Epigenetic modifications may contribute to Alzheimer's Disease

An international team of researchers has made an important discovery about the epigenetics involved in Alzheimer’s disease that could aid the identification of effective treatments in the future.

Nucleosome containing acetylated histones - By OMMBImage Credit: OMMB / Shutterstock

The research, which was led by the University of Exeter and the University of Essex, investigated changes in gene activity that are not caused by DNA mutation.

These epigenetic modifications represent an exciting area of research, because unlike DNA, they can be influenced by environmental factors.

This means that in the future, their activity could potentially be altered.

As reported in the journal Nature Neuroscience, Jonathan Mill and colleagues studied an epigenetic modification called histone acetylation, which marks areas of the genome that are active.

Histones are the structures that DNA is tightly packed around inside cells and they can be modified to mediate gene activity.

Mill and team measured levels of histone acetylation across the genome using brain tissue samples taken from deceased patients with and without Alzheimer's.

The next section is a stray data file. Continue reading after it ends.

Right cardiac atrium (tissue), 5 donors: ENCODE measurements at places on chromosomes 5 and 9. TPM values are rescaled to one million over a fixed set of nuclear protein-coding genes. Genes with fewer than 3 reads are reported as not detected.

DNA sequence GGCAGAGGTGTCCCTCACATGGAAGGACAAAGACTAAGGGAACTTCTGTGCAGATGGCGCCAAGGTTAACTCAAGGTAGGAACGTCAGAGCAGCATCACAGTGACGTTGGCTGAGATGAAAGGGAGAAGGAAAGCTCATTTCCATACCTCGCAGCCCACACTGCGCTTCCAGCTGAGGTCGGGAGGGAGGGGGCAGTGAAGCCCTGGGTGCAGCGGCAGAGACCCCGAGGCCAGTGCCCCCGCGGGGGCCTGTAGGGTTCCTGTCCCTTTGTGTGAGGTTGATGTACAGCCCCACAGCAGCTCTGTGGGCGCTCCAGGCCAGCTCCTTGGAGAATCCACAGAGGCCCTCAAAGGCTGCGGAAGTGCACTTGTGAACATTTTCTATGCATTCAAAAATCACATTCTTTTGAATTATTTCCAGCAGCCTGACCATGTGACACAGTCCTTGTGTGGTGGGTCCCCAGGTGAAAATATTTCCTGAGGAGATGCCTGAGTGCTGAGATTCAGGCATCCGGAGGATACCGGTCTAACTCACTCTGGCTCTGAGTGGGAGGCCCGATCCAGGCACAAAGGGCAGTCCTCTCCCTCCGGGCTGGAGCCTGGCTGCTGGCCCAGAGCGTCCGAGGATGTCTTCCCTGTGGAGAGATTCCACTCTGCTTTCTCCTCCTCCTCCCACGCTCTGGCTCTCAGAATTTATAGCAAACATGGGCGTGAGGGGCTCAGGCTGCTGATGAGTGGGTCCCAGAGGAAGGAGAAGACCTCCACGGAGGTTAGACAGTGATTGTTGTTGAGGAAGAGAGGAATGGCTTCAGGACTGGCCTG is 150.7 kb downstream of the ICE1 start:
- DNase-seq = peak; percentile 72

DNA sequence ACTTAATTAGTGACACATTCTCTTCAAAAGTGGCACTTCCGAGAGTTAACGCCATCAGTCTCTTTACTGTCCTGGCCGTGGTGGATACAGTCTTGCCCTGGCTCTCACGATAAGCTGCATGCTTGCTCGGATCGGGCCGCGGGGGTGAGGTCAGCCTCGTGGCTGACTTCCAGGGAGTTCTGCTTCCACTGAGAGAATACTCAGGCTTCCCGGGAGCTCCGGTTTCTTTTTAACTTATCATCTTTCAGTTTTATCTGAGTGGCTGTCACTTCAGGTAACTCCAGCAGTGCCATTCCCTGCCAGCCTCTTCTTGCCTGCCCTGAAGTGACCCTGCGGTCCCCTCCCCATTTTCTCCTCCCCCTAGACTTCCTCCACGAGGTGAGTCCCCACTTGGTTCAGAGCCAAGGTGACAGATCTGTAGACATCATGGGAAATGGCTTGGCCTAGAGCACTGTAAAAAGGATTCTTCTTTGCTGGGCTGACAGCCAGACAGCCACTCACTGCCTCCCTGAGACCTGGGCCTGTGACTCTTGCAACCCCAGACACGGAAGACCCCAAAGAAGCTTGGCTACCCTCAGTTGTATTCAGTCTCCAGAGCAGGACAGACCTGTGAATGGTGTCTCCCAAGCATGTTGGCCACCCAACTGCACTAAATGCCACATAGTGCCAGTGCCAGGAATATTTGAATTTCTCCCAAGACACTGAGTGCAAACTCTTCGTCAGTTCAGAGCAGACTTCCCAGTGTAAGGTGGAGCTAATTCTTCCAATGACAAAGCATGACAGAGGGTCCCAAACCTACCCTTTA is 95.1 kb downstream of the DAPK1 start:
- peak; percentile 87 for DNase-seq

The researchers report that increases and decreases in the level of histone acetylation were observed across regions of the genome, enabling the identification of genes playing a role in Alzheimer’s.

Changes influencing the activity of many genes were found to be robustly associated with the pathological hallmarks of Alzheimer's disease. Interestingly, our results suggest there are common mechanisms both hereditary and isolated forms of this terrible illness."

Sarah Marzi, Co-author

Interestingly, differences were observed in regulatory regions that mediate expression of both the amyloid and tau proteins, which are known to play important roles in Alzheimer’s disease.

The study is the first to provide a genome-wide investigation of histone acetylation in Alzheimer’s and provides a platform for researchers to study histone modifications in other brain diseases.

Although more work is needed to explore whether altered histone acetylation is a cause or a result of the condition, it is interesting that drugs modifying histone acetylation are among the most promising new treatments for Alzheimer's disease.”

Jonathan Mill, Research Lead


This article is based on a press release by The University of Exeter.

Sally Robertson

Written by

Sally Robertson

Sally first developed an interest in medical communications when she took on the role of Journal Development Editor for BioMed Central (BMC), after having graduated with a degree in biomedical science from Greenwich University.


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